Winter Kill is a pretty good mystery.  It’s not strictly a horror film but the sight of the masked sniper, making his way through the night and coldy gunning down unsuspecting victims is scary enough that it might as well be.  Andy Griffith was surprisingly tough and gritty as Chief McNeill.  He might be a good guy in this movie but you still know better than to mess with him.  The rest of the cast is made up of television regulars but keep an eye out for a youngish Nick Notle playing a cocky ski instructor.

Winter Kill was actually meant to be a backdoor pilot for a show where Chief McNeill would battle crime on a weekly basis.  Though that didn’t happen, the concept was later retooled and became a short-lived series called Adams of Eagle Lake.

A Movie A Day #319: Northville Cemetery Massacre (1976, directed by Thomas L. Dyke and William Dear)


You can’t always tell a book by its cover and that is the case with the Spirits, the nicest motorcycle gang to ever roll across America’s highways.  When they come across an old couple on the side of the road with a flat tire, they don’t rob the couple.  Instead, they change the tire.  When they come across a young man named Chris (David Hyrly, who is overdubbed by a young Nick Nolte), they invite him to join them on their journey.  When they are arrested, they sit in jail and roll a joint.  The Spirits are solid dudes.  But because they are rebels who live outside of straight society, they will always be picked on by the Man.  After a redneck deputy rapes the Chris’s girlfriend, the deputy blames the Spirits.  Soon, the Spirits find themselves under attack and are violently picked off one by one.  In self-defense, the Spirits start to arm themselves.  It all comes to a head in a violent confrontation in Northville Cemetery.

Made for a miniscule budget. featuring a largely amateur cast, and graphically violent, Northville Cemetery Massacre is an overlooked masterpiece, the type of movie that Sam Peckinpah would have made if he had worked on AIP biker movies instead of westerns.  The Spirits are innocent and, as long as no one hassles them, peaceful but the rest of the world only sees their motorcycles and their leather jackets.  The rapist deputy is one of the most evil lawmen in film history but because he wears a uniform and know the right people, he knows that he will never have to face justice.  The ambiguous ending proves that the filmmaker’s had more on their mind than just cashing in one the tail end of the biker genre’s popularity.  Adding to the film’s strength is a country-rock score from former Monkee Mike Nesmith and the casting of members of a real-life motorcycle club, the Scorpions.  What the Scorpions may have lacked in acting ability, they made up for in authenticity.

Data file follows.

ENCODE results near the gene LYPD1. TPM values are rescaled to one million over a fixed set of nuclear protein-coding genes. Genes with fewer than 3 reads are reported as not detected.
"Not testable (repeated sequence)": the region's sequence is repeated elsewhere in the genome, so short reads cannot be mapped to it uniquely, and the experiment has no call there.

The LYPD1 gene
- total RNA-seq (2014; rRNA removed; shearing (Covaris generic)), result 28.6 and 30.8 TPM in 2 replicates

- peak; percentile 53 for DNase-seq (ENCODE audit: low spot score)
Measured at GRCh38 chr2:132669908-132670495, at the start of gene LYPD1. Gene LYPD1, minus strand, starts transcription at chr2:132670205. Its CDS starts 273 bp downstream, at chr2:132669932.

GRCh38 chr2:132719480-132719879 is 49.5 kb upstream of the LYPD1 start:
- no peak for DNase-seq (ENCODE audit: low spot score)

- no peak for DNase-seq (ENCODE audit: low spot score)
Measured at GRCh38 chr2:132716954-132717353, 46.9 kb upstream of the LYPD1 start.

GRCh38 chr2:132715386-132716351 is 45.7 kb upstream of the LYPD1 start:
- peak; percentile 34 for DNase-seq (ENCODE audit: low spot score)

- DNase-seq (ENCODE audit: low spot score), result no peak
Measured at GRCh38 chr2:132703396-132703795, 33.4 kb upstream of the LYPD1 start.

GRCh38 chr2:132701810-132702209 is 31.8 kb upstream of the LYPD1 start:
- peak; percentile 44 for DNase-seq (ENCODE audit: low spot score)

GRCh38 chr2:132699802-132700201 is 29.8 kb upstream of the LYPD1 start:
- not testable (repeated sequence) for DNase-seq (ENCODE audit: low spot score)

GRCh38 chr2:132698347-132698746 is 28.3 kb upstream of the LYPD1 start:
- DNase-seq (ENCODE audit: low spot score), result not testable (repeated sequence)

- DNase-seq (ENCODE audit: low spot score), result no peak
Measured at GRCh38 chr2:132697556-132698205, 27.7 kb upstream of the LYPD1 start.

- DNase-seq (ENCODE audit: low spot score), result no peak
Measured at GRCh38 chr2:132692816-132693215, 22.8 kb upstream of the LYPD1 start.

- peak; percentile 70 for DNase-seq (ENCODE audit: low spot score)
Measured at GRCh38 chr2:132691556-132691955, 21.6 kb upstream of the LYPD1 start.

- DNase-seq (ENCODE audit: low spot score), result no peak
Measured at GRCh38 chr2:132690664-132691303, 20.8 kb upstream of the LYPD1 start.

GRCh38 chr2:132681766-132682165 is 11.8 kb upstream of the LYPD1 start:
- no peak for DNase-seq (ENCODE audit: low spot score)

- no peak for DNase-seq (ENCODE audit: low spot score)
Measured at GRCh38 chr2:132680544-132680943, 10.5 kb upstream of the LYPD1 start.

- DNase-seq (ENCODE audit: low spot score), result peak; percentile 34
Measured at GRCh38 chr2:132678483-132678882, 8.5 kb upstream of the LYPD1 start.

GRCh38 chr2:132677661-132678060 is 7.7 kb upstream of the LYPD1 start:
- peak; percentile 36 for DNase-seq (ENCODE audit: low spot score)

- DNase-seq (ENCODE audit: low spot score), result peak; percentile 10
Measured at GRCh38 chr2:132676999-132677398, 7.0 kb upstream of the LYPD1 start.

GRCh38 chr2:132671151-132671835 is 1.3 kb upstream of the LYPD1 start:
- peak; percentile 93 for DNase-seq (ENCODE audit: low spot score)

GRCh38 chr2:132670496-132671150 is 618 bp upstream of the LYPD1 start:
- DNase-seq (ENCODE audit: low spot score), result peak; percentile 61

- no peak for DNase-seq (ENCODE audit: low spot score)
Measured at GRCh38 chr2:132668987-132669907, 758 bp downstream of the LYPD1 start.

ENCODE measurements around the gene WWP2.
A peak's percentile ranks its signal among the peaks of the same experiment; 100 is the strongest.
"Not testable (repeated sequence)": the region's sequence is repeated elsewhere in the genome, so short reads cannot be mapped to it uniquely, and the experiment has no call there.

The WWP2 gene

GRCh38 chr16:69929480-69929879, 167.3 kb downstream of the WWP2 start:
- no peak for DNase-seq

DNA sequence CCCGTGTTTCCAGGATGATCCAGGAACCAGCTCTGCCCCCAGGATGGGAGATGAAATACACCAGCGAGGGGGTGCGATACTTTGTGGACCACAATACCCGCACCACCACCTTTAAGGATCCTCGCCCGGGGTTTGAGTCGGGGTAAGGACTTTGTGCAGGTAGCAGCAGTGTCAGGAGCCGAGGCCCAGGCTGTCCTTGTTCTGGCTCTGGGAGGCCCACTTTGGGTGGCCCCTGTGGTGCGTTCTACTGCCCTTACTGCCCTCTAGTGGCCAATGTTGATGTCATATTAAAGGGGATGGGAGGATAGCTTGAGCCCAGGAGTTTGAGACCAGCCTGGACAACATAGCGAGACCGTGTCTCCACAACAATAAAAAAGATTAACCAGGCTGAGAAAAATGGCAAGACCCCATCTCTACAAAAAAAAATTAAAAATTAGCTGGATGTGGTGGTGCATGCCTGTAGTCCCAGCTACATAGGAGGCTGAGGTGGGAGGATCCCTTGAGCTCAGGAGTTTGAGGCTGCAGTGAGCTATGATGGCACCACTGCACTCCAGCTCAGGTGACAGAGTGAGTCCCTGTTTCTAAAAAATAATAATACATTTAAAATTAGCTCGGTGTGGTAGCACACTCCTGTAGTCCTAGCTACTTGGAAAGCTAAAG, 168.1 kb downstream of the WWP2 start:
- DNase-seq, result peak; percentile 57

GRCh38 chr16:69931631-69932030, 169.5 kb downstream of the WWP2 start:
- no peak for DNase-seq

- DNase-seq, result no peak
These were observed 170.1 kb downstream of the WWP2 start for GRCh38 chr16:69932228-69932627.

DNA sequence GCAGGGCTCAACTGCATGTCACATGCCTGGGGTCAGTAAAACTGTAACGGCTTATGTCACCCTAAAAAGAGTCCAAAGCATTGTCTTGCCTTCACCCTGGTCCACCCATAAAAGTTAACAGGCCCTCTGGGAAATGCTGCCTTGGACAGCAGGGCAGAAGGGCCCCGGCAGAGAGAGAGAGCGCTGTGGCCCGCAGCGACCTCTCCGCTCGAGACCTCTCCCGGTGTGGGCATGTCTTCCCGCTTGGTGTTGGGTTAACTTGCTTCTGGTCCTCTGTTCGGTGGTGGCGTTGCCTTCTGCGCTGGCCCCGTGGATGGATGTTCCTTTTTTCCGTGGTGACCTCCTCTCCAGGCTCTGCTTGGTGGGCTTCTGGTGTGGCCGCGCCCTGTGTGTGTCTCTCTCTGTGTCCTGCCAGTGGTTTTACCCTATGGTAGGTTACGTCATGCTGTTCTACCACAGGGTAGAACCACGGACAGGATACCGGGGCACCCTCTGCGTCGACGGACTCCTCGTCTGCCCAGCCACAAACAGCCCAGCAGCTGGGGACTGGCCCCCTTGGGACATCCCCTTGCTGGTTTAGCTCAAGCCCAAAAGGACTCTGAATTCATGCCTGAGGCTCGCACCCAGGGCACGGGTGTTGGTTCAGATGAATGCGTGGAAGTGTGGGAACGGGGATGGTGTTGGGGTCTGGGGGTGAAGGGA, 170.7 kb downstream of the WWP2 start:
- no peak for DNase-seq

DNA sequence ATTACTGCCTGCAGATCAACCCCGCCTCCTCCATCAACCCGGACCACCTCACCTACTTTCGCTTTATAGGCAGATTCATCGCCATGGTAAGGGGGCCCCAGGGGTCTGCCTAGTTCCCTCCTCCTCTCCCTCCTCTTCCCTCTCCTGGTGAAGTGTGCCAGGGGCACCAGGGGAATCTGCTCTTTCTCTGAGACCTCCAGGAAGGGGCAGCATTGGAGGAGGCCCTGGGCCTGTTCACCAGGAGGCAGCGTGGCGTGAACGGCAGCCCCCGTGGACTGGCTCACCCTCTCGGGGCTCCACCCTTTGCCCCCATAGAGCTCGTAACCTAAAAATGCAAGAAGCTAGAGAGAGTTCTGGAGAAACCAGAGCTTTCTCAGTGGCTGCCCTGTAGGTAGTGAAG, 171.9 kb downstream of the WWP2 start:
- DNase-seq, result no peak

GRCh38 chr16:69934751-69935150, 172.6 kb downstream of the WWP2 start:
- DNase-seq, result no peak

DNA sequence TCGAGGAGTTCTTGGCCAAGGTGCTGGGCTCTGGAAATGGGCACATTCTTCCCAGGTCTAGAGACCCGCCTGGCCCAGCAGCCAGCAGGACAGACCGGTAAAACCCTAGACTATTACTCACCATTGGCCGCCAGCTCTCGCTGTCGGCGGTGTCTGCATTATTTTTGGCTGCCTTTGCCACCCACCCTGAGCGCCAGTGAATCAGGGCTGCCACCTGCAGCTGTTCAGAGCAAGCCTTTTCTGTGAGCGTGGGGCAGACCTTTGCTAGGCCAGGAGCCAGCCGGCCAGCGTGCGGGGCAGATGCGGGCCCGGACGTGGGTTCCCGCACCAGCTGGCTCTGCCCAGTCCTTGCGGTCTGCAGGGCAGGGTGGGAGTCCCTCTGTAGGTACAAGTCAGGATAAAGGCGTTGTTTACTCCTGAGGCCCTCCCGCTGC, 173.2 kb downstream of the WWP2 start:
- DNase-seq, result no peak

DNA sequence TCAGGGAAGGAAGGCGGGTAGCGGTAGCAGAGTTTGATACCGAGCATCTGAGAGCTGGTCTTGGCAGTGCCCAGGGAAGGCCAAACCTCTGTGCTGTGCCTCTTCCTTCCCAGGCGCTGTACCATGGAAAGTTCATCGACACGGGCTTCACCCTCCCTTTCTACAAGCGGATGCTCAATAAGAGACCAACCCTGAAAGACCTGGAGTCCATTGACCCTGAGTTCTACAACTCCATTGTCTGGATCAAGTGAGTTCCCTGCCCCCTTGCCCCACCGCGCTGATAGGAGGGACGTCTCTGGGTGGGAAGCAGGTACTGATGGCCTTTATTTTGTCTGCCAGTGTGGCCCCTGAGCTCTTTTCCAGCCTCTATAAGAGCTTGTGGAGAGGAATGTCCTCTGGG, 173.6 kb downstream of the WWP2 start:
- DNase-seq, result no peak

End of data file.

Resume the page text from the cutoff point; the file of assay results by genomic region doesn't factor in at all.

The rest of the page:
Northville Cemetery Massacre was made in the early 70s but it wasn’t released by Cannon Films until 1976, at which point the biker genre was close to dead.  Northville Cemetery Massacre provided audiences with one last chance to get their motor running, head out on the highway, and look for adventure with smoke and lightning and heavy metal thunder.

Horror Film Review: Cape Fear (dir by Martin Scorsese)


And I beheld as Scorsese remade a classic movie and, Lo, there was De Niro, decorated in india ink and speaking in tongues…

In 1991, Martin Scorsese remade the 1962 horror thriller, Cape Fear.  Both versions deal with the same basic story but each tells it in a very different way.  If the original Cape Fear was straightforward and to the point, Martin Scorsese’s version is so stylized that occasionally, it’s tempting to suspect that Scorsese might be parodying himself.  Zoom shots, negative shots, sweeping camera movements, Scorsese’s Cape Fear is full of all of them.  When a storm rolls in for the film’s operatic finale, the red clouds look as if their on fire.  Hell is coming to North Carolina, the film appears to be announcing.

While the plot largely remains the same, there are a few significant changes to the characters involved:

In the first Cape Fear, Robert Mitchum’s Max Cady was an arrogant, swaggering brute.  In the remake, Robert De Niro’s Cady is still an arrogant, swaggering brute but he’s now also an evangelical who is tattooed with bible verses and who speaks in tongues.  Cape Fear‘s approach to Cady’s religion is so over-the-top that it almost makes Stephen King’s approach to religious characters seem subtle and nuanced.  De Niro also speaks in a broad Southern accent.  Occasionally, De Niro gets the accent right but most of the time, he sounds like he’s in a Vermont community theater production of Cat On A Hot Tin Roof.

In the first Cape Fear, Gregory Peck’s Sam Bowden was a lawyer who caught Max while Max was attacking a woman and who then testified against Max in court.  That’s not the case with the remake’s version of Sam Bowden.  Despite being played by Nick Nolte, the remake’s Sam Bowden is such a wimp that you can’t help but dislike him.  His wife (Jessica Lange) doesn’t trust him.  His teenage daughter (Juliette Lewis) resents him and his attempts to control her life.  In this version, Sam didn’t testify against Max in court.  Instead, Sam was Max’s lawyer and withheld evidence that could have secured Max’s acquittal.  What Sam didn’t realize is that Max would spend his time in prison studying the law and that Max would eventually figure out what Sam did.